3. Establishing a means of providing core support for a state level disability coalition that is sustainable without DD Council funds and continues to be active when the grant is completed.
  4. Creating a formal system or mechanism through which TCDD provides support to a number of advocates to work strategically as members of existing collaborative efforts that involve diverse groups who share an interest in a specific issue.
  5. Creating opportunities for the “next generation” of disability advocates to “apprentice” so they may learn/apply/become engaged in public policy collaboration, training, and/or projects to gain hands on experience.

These four models are intended to serve as examples of possibilities only; TCDD neither encourages nor discourages organizations to use of any of these four in their proposals. Additionally, TCDD expects that a variety of different activities could be implemented through the use of any of these models. It will be up to the proposer and the collaboration(s) to develop suggested activities, with input from TCDD.

Proposed Funding Amount: Applicants would be expected to state the funding amounts necessary to complete the activity or activities they propose in response to the RFP. For provide increasing match each year.

Proposed Duration: TCDD funding would not exceed five years. There is no minimum duration for a project.

Other Considerations

  1. The RFP application will include the question, “Would you accept a partial award?” so that TCDD will have the option to implement only parts of proposed projects.
  2. Respondents will be asked to provide:
    1. a brief overview of the history of public policy change for people with disabilities, describing lessons learned, effective approaches, and why the activities they propose are expected to be successful in Texas;
    2. information about organizations and/or individuals they believe would be stakeholders who are willing to participate in activities and why those organizations would be important;
    3. a clear outline of their expectations regarding the roles of the participants in the collaboration, including TCDD, in directing and funding the activities; and
    4. details describing how technology and media will be used as part of there project strategy, if appropriate.
  3. Applicants will be limited to organizations that have administrative offices in Texas.

Addendum: Council-Approved Outcome Measures for Focus Areas 1, 2, and 3

(Focus Area 4 Measures more appropriate as measures for TCDD’s overall work)

Focus Area 1: Collaboration—Organizations
Result/Outcome Desired Effective/improved collaborations, coordination, and support involving key Council-identified organizations as well as non-traditional organizations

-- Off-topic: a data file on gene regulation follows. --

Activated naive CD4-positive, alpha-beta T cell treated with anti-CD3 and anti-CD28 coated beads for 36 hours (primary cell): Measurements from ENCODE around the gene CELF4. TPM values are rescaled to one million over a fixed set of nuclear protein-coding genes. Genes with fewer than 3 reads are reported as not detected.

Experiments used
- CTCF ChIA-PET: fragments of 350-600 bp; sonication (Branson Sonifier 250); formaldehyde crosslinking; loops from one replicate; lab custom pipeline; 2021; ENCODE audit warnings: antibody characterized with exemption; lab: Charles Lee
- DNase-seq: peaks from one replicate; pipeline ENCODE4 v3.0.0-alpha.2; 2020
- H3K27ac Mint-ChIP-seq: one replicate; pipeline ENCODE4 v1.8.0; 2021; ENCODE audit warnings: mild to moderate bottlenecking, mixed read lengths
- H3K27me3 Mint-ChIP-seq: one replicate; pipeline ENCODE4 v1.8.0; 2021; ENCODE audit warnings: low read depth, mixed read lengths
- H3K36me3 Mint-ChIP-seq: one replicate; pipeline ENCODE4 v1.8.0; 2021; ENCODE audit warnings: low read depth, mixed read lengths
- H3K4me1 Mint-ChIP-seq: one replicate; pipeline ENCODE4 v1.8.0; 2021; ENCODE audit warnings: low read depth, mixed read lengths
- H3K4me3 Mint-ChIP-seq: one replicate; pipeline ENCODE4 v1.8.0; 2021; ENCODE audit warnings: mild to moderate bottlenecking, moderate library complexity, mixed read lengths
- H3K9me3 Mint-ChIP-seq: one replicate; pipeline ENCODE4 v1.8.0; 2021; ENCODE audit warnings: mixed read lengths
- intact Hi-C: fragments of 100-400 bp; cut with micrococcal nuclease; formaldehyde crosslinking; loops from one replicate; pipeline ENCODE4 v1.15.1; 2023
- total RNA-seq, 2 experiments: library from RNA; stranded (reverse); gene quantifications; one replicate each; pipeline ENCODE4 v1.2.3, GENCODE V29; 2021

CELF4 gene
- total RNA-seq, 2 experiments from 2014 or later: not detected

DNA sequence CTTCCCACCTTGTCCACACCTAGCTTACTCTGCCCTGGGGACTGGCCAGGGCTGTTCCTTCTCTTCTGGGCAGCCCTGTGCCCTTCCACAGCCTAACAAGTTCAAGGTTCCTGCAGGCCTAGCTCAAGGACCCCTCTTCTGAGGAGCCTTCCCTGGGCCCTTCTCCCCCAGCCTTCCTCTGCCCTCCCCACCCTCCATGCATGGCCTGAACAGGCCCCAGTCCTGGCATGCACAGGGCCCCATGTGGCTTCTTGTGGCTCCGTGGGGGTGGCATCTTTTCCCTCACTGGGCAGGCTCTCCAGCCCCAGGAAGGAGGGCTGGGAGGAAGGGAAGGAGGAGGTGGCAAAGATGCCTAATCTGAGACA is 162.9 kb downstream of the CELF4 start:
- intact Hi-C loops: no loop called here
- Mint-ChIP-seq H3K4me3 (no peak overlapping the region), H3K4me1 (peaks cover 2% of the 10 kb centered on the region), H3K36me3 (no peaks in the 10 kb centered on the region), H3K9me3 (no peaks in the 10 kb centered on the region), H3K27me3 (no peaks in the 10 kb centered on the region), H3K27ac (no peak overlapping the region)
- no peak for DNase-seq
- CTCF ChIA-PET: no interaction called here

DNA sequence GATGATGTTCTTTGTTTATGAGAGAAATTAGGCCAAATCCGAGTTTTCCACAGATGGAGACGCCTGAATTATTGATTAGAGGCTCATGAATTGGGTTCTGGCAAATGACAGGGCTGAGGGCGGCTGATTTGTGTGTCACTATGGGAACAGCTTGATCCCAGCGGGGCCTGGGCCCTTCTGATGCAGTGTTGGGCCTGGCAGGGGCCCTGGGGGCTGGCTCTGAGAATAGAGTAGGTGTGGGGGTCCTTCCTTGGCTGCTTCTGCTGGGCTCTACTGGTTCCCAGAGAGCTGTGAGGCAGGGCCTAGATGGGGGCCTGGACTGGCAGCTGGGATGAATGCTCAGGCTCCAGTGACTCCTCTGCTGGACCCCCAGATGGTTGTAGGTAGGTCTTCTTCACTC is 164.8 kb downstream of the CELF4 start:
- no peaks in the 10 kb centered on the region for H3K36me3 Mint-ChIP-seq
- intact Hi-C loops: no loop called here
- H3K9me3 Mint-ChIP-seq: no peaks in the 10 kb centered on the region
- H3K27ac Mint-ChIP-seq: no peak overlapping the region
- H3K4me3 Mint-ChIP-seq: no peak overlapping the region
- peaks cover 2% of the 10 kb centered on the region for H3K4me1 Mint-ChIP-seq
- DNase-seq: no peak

Outcome Measures
  • Percentage of key Council-identified organizations, including non-traditional and non-DD partners, that are part of particular state public policy collaborations
  • Percentage of state agencies aligning their programs and services to PPC goals and identified needs
  • Percentage of key PPC issues and goals successfully addressed through legislation or other means (e.g. funding levels, employment programs, priority services, attendant care pay rates and turnover, transportation access, low/slow Medicaid reimbursement rates, etc.)
  • Percentage of legislative and executive branch, community, business, and other Council-identified collaboration leaders indicating an awareness of key information (e.g. existence of the Council, priority issues, specific goals and proposals, etc.)
Focus Area 2: Inclusion—Individuals
Result/Outcome Desired Effective/improved inclusion, representation, and active participation of people with disabilities
Outcome Measures
  • Percentage of people/families with developmental disabilities surveyed indicating awareness of key information (e.g. existence of the Council, rights/responsibilities, local service providers, etc.)
  • Percent increase in the number of people/families with developmental disabilities that have interacted with Council, obtained information, and acted on it
Focus Area 2: Sustainability
Result/Outcome Desired Deploy and maintain a Public Policy Collaboration model that is sustainable
Outcome Measures
  • Percentage of collaborating organizations dedicating in-kind and other resources to PPC activities and/or
  • Dollar amount of in-kind and other resources dedicated by collaborating organizations to PPC activities